Some people had moved to evacuation sites as heavy rainfall flooded their homes.
Others barricaded themselves in as authorities issued a red alert in the capital, Port Vila and some other regions, meaning people should not leave their homes unless absolutely necessary.
The cyclone forced businesses and schools to close and airlines to cancel flights.
Brenda Williams, a spokesman for Vanuatu’s National Disaster Management Office, said Cyclone Judy was carrying destructive winds of about 150 kilometers per hour (93 miles per hour) with gusts of up to 200 km/h (124 mph).
Williams said the calming eye of the tropical cyclone had passed over the capital Wednesday morning and they began to experience strong winds again as the tail moved through.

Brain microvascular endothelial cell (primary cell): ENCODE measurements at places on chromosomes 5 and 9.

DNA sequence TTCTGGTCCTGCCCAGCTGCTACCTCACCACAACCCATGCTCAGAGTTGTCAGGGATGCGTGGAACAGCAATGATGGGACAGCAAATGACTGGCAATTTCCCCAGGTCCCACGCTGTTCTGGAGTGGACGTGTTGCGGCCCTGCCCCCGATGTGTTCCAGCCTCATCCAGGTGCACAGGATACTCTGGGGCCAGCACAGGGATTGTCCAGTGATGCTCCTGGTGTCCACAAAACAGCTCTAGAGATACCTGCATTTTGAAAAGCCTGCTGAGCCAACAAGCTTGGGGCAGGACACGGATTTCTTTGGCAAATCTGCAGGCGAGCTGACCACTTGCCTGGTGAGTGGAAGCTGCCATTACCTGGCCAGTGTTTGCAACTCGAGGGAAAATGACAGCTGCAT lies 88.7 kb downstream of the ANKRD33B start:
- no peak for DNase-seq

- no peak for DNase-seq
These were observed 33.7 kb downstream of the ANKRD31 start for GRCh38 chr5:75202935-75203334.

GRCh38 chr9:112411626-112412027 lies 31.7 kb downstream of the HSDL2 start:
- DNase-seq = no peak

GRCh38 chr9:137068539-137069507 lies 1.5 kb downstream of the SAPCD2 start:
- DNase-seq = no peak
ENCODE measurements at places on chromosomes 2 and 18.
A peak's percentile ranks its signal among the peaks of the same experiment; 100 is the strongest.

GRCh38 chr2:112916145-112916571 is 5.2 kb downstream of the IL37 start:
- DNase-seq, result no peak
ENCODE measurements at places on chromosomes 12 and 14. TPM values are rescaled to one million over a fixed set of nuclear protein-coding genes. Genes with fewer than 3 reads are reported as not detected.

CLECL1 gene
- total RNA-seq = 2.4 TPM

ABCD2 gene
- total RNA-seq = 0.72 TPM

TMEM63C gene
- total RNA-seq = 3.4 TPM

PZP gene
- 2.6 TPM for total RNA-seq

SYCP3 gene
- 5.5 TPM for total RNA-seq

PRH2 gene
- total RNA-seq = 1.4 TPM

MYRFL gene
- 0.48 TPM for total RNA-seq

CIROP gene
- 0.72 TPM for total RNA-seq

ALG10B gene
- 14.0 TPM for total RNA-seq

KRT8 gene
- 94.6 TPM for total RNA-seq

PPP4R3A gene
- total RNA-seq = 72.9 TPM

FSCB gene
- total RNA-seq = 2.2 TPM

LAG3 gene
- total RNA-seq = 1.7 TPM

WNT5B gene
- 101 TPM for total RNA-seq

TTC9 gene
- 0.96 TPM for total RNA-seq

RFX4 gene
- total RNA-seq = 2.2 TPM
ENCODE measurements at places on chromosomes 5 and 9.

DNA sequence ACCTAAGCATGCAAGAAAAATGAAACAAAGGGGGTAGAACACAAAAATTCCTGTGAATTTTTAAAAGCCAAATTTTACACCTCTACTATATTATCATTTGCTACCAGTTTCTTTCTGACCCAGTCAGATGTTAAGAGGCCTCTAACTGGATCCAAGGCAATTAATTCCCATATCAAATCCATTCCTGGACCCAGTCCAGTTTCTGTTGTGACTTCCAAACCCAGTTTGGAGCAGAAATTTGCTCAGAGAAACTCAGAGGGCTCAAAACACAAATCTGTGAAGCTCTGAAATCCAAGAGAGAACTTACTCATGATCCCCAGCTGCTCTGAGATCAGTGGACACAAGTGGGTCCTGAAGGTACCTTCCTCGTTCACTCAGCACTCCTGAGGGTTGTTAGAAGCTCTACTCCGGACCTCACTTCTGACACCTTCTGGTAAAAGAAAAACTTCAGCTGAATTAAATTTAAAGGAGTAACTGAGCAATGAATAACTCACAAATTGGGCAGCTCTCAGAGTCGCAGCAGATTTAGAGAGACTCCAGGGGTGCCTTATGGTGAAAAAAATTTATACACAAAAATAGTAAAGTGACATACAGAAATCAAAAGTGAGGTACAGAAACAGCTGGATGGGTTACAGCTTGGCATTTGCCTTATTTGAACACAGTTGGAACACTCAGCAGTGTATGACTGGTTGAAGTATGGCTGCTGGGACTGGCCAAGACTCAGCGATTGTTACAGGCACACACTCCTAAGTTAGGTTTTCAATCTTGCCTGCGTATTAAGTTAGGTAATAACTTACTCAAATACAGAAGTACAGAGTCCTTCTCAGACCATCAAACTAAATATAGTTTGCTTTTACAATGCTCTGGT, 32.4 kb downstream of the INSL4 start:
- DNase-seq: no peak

She said the center and southern islands were lining up to be hit and were still waiting for damage reports from many places.
Shadrack Welegtabit, a political adviser to the climate change minister, said people had been warned of the approaching cyclone earlier this week and had been preparing by stocking up on fresh drinking water and food and by strengthening the exteriors of their homes.
“It is still too early to estimate the damage; we’re still in the middle of it,” he said. “The other half is coming.”
Located in eastern Australia and northern New Zealand, Vanuatu has a population of approximately 300,000.